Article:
A Brick In the Wall
By Eddie Griffin

Tuesday, June 06, 2006

We dont need no education.
We dont need no thought control…
All and all, You just another brick in the wall.

We are looking at the direct line of our African-American youth flowing into prison, at a rate of 1 out of every 3___ a disproportionate number for in lieu of racism (6/6/06). The trend is so apparent that they have given this phenomenon a new and special name, not yet found in Webster: DISPROPORTIONALITY.

Where does it begin and where does it end? It begins with hypocrisy to our mutual obligation: It takes a village to raise a child. [Am I my brothers keep?] But, in fact, when the child proves difficult to teach, difficult to manage, and go out and make many foolish mistakes and criminal offenses, all of a sudden it is no longer village at fault. Its the individual parent at fault, like the 14-year old single mother, or the unemployed deadbeat dad, or the incarcerated absentee dad. Always, they loose sight of the child only to point a guilt finger at the parent.

Where does the burden fall when a child goes astray? And, how did they get away? How can it be stopped? Do we do more of the same hypocrisy and expect a different result? This is the classic definition of Insanity, Doing the same thing over and over again and expecting a different result. Our public system is insane in its delivery system of education. In most classrooms in America today, the kids are in control. Education-per-hour of delivery is wasted with classroom management, i.e. handling behavior issues.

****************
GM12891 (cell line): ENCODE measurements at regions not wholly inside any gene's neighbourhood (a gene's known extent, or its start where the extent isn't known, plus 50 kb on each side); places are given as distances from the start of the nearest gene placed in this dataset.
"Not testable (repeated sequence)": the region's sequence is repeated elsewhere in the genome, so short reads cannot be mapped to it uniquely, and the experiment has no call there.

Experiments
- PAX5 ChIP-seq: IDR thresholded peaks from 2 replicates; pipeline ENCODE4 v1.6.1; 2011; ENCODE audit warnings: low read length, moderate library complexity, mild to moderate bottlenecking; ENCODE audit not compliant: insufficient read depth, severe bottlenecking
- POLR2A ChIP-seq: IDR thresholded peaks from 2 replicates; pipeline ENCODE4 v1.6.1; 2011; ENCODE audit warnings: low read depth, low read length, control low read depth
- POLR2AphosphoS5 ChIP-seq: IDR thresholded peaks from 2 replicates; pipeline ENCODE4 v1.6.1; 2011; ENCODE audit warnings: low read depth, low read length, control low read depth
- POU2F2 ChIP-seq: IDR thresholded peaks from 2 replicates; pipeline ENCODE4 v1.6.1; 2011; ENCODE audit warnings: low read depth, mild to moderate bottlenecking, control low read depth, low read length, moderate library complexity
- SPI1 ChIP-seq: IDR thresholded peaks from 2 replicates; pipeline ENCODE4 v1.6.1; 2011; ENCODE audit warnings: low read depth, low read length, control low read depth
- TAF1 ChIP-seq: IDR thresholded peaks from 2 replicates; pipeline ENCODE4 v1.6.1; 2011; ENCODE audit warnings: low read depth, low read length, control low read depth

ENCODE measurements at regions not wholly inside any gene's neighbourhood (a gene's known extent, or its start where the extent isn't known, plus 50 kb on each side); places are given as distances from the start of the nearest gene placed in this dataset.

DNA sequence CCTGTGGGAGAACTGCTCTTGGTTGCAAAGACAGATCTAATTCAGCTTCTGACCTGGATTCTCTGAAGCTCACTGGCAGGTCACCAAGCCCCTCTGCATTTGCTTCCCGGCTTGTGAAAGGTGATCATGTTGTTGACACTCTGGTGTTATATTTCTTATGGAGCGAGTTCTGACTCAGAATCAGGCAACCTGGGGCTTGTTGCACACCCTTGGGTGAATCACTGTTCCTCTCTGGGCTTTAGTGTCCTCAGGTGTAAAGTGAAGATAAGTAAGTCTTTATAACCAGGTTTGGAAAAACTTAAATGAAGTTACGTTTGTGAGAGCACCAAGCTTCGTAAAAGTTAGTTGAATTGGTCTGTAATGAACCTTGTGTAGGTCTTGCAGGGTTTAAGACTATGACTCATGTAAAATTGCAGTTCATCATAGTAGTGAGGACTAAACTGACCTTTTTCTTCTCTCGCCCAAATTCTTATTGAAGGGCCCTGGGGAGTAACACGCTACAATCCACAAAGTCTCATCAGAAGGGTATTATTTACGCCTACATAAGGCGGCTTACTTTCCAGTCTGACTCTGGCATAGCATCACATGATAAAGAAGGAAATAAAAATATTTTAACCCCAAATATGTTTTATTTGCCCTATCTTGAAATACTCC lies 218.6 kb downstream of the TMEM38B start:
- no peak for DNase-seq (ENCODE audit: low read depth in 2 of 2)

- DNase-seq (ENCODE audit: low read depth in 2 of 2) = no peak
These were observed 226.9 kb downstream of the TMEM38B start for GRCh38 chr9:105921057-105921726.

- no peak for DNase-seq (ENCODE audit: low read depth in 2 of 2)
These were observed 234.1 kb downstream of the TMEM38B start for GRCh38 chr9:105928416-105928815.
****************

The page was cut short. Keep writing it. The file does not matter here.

Who is the true victim here? The one only doing his or her job to teach and only earn a paycheck, or is it the child who is on his way to prison, and dont even know it yet? So, they make it the child’s fault for not learning and for being academically behind. Too much time, and too many resources are being diverted away from learning to discipline, and even those who would learn are losing out. The kids are in control, they say, too many children’s rights, and constitutional and legal issues, and arbitrary disciplinary decisions on both students and teachers. But administrative judgment favors the right of the student, as it should.